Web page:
Hour from Paris

Hour from Paris

by Annabel Simms
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Hour from Paris by Annabel Simms

Written with an eye for the unusual and containing invaluable practical details and maps, this idiosyncratic guide describes 20 destinations in the Ile de France, the fascinating yet little-known countryside around Paris. Better-known destinations include the châteaux of Chantilly and Rambouillet and Maurice Ravel's house in Montfort-l'Amaury, but the reader will also discover the Roman town of Senlis, the river-ports of Conflans-Ste Honorine and St Mammès, the Gothic church and medieval moats at Crécy-la-Chapelle, the old border-town and water-mills of Moret-sur-Loing which inspired the Impressionist painters, and the delightfully provincial atmosphere of Luzarches. Readers who are interested in discovering half-hidden châteaux and writers' country houses; walking, boating or dancing by the river; exploring old towns and country footpaths; and eating in family-run restaurants with 1950s décor and prices to match will find much here to treasure.
Revised in 2010.

Product Details

ISBN-13: 9781873429495
Publisher: Pallas Athene (UK)
Publication date: 05/28/2008
Pages: 256
Sales rank: 1,282,264
Product dimensions: 4.50(w) x 7.70(h) x 0.70(d)

About the Author

Annabel Simms was born in England, and now lives and works in Paris.

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Hour from Paris 5 out of 5 based on 0 ratings. 1 reviews.
Guest More than 1 year ago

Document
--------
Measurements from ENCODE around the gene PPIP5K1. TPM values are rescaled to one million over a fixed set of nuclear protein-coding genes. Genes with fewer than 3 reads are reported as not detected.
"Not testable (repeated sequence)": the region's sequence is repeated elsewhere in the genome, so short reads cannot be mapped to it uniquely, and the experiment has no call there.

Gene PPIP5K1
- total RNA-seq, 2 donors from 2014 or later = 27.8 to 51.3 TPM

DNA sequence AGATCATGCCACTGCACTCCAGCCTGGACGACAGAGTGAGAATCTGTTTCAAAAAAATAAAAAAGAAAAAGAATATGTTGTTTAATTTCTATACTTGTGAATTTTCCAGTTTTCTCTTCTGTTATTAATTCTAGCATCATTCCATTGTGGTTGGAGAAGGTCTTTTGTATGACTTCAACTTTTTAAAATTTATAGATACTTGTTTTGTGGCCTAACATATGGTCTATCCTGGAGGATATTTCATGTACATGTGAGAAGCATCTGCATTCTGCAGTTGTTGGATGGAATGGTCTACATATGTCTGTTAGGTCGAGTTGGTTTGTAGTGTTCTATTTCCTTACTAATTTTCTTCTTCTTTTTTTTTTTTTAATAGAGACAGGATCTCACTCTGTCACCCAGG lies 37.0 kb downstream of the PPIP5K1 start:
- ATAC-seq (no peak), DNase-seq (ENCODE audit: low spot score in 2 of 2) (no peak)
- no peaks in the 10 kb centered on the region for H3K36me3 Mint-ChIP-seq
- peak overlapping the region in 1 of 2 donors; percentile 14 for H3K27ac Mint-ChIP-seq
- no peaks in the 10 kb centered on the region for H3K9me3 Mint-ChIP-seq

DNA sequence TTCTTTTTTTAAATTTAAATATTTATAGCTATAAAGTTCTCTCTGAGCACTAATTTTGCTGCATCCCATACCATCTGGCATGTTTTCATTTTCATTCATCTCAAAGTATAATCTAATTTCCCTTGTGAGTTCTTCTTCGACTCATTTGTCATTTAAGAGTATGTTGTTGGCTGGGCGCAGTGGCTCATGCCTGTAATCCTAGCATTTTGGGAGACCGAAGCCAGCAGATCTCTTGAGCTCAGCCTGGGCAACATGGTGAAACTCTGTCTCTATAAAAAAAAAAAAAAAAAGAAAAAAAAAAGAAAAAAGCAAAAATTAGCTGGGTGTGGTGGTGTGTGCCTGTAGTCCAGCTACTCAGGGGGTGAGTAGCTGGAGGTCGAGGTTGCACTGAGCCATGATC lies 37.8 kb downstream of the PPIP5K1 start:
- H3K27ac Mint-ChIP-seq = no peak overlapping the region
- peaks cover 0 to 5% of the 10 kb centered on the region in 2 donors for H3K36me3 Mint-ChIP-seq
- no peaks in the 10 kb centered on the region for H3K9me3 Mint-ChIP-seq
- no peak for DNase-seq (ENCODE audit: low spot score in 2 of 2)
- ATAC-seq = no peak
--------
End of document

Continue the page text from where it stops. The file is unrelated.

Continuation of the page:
By Bill Marsano. Is it possible to be tired of Paris? Bored with it? Amazingly, it is, and at such times one may long for a brief escape, a short trip into the countryside. To the rescue comes Annabel, a Briton long resident in Paris who has obviously felt the same uneasy stirrings, because she has compiled a very attractive assortment of little breakaways, none of which takes more than an hour to reach, and deftly compressed them into her small but very useful pocket-sized book. She's assembled--and thoroughly researched twenty daytrips, and most of them are bound to surprise even veteran Paris habitues. There's a thrice-moated town to the east, a cathedral in an ex-chocolate factory, canalside walks, and an huddle of peaceful islands at the end of a Metro lines. (And at the end she also throws in Versailles, Giverny and the like, just for lagniappe.) Simms knows the territory very well; she writes briskly and supplies history, background and local lore as well as specifics on finding the tourist offices, restaurants and museums at each stop. There are good photos and maps, too. Being British, she also includes numerous walking tours, and being a walker myself, I liked that best of all. All of these destinations are accessible by public transport, for which Simms gives excellent details. (All too often, a concierge or tourist office in Paris will reflexively urge you to rent a car.) I stumbled upon this book while in Paris, and the daytrip I took was a hghlight of my visit. If you're planning to visit Paris, get this book before you go--you'll want to build at least one of Simms's recommendations into your itinerary.--Bill Marsano is an award-winning American travel writer.